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How I Got Comfortable Enough to Make Jokes About UC

If there’s one chronic illness that lends itself to some solid (or maybe runny?) jokes about bodily functions, it’s inflammatory bowel disease (IBD). I’ve seen my fair share posted on the socials, and I’ve made my fair share of jokes around friends living with Crohn’s or ulcerative colitis (UC). After all, I’ve lived with the latter for 20 years, so in my humble opinion, I feel I’ve earned the right to make light of my condition … in moments where it feels appropriate. And with some company that can receive it.

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But let’s back up; I wasn’t always this way. When I was diagnosed in 2001 at the young age of 14, I had no clue what I was in for. I barely remember the doctor’s words, and all I knew and really cared about was that these large pills kept me in “remission” (another new word to add to my now-lengthy IBD vocabulary). When I got to college, I experienced my first flare-up, and that was definitely not a joking matter. I was dangerously ill, dropping weight quickly, barely eating or sleeping, and going to the bathroom 40+ times a day. Sometimes only blood came out. Once we got that flare under control, I started to seek out additional support for myself. I wanted to actually meet other people living with UC like me, and I wanted to get more involved in the community. I joined Team Challenge, the Crohn’s and Colitis Foundation’s endurance training and fundraising program, and my world opened up to so many different walks (and runs) of life all commiserating over the same darn chronic illness. I had found my people.

Between those early years and now, I’ve gotten sick again, battled fluctuating body-image issues, asked for help with my anxiety and depression, gained friends, lost friends, written articles on IBD, given speeches on IBD, attended events to fundraise for IBD, run races for IBD, and done so many other fulfilling things for myself. I kind of on accident branded myself as an “influencer” in the IBD community. People started reaching out to me on Instagram, via email, at group events, or over the phone … all wanting some advice and uplifting words from a fellow UC warrior. 

Many times, I found myself at a crossroads. I’ve since entered a place where I’m very, very comfortable talking about every single aspect of the UC experience and even putting a humorous twist on my story. Some might call it a coping mechanism, but I actually call it light-hearted and relatable. I’ve sat through so many doom-and-gloom meetings and seminars and groups and speeches; I felt the space and conversation needed some tender loving care when it came to lightening the mood a bit.

But how do you know when it’s time to joke and time to be serious? How do you know when jokes will offend and when they’ll make someone laugh really hard? How do you know which parts of the experience are OK to poke fun at and which ones are off limits? The answer is that it depends on the person, the diagnosis, and the event. When I started to find that balance of making them laugh, cry, and feel hopeful all in the same correspondence, I realized I had found my niche. I could be a face of IBD that’s struggling, thriving, laughing, and crying all at once. I could be a person who can hold the space for the serious and also dish the LOLs in the right company.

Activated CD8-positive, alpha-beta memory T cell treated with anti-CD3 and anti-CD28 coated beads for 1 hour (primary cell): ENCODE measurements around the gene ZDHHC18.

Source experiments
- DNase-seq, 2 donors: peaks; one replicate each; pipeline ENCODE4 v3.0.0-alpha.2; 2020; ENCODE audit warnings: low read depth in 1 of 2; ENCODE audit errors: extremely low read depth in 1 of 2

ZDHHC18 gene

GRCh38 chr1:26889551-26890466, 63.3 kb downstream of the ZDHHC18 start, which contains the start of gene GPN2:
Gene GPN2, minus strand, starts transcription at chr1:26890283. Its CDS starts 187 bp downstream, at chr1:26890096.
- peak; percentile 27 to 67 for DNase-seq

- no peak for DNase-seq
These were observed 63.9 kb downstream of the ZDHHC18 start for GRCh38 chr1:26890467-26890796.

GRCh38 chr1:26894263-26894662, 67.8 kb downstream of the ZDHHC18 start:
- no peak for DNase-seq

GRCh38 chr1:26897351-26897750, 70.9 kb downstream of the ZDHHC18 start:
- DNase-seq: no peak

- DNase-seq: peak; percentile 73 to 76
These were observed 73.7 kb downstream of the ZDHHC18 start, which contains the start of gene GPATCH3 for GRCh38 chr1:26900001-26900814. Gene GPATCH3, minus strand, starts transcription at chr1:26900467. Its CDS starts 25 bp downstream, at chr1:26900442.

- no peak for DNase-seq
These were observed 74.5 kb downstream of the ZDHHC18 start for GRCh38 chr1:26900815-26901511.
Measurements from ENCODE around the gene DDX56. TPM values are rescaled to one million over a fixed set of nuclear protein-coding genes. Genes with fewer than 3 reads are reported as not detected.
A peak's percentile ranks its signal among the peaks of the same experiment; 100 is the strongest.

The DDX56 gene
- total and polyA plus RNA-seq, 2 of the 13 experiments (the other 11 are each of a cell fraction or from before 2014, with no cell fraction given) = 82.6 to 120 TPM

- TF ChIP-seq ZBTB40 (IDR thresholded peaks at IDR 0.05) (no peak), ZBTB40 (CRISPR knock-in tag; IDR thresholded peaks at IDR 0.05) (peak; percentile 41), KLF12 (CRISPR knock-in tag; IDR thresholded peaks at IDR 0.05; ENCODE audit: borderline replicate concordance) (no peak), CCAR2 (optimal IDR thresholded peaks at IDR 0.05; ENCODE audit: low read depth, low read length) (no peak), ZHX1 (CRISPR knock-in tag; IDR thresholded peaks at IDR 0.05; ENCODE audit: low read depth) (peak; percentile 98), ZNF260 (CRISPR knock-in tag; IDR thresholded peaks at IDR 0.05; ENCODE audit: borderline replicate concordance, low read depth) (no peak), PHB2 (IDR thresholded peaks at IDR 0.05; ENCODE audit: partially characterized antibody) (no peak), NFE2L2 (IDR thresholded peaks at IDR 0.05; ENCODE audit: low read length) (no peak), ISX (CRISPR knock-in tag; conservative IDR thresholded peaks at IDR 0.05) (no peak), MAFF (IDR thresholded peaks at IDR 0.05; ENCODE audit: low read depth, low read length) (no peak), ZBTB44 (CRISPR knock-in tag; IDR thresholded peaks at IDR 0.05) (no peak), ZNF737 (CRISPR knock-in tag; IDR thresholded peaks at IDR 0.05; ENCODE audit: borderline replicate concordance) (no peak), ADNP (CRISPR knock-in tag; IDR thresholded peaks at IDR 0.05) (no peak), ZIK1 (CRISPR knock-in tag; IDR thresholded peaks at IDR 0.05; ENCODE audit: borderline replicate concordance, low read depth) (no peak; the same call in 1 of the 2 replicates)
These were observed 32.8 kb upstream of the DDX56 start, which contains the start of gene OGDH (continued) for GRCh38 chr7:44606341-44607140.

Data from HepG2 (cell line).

If you’re reading this and thinking, Chronic illness is no joking matter ever, I 100% agree with you. Making light of any chronic illness in a way that harms or belittles someone’s experience is never OK. However, making light of some of the isolated moments that happen as a result of IBD, after I’ve given myself space to process them emotionally, is OK. I poke fun at myself to let others feel comfortable with approaching their own experience with a new lens. We all spend so much time living in the darkness of diseases that sometimes a good chuckle is way overdue. Do you agree?

If you’re scratching your head at what things I like to share in a funny way, here’s my go-to list:

  1. One time I was riding my bike to office hours with my college professor, who had decided to fail me after I walked out of the final (well, RAN out of the final) to use the bathroom. I had an accident on campus and debated just showing him my pants to prove my innocence.
  2. Don’t let anyone fool you into spending all those hard-earned pennies on anything more than one-ply toilet paper. Your bottom will adjust.
  3. The most uncomfortable time with UC are those first six months of a new relationship, when you’re desperately holding in gas on literally every date.
  4. On that note, couples who don’t fart in front of each other … I will never understand.
  5. People know IBD as a bathroom disease, and I agree. It definitely is, but half the time I don’t even make it there.
  6. One time I had an accident walking back to my apartment in college. I walked in the front door, you know, ready to beeline to the shower. Of course, my roommate had her entire group of mentees over watching a movie. I “stepped in dog poop.”
  7. Whoever invented rompers clearly doesn’t live with IBD. 
  8. If we’ve ever talked on the phone, chances are I was pooping with you on speaker and mute at one point during the conversation. Yes, this goes for work calls too.
  9. You don’t have TP in your car at all times? 
  10. I’ve been more bloated than what my stomach looked like during the first 20 weeks of pregnancy.

At the end of the day, it’s always OK to laugh it off. Sometimes it’s all we can do in those moments where we want to scream. And sometimes the side effects are just really, really, really funny. 

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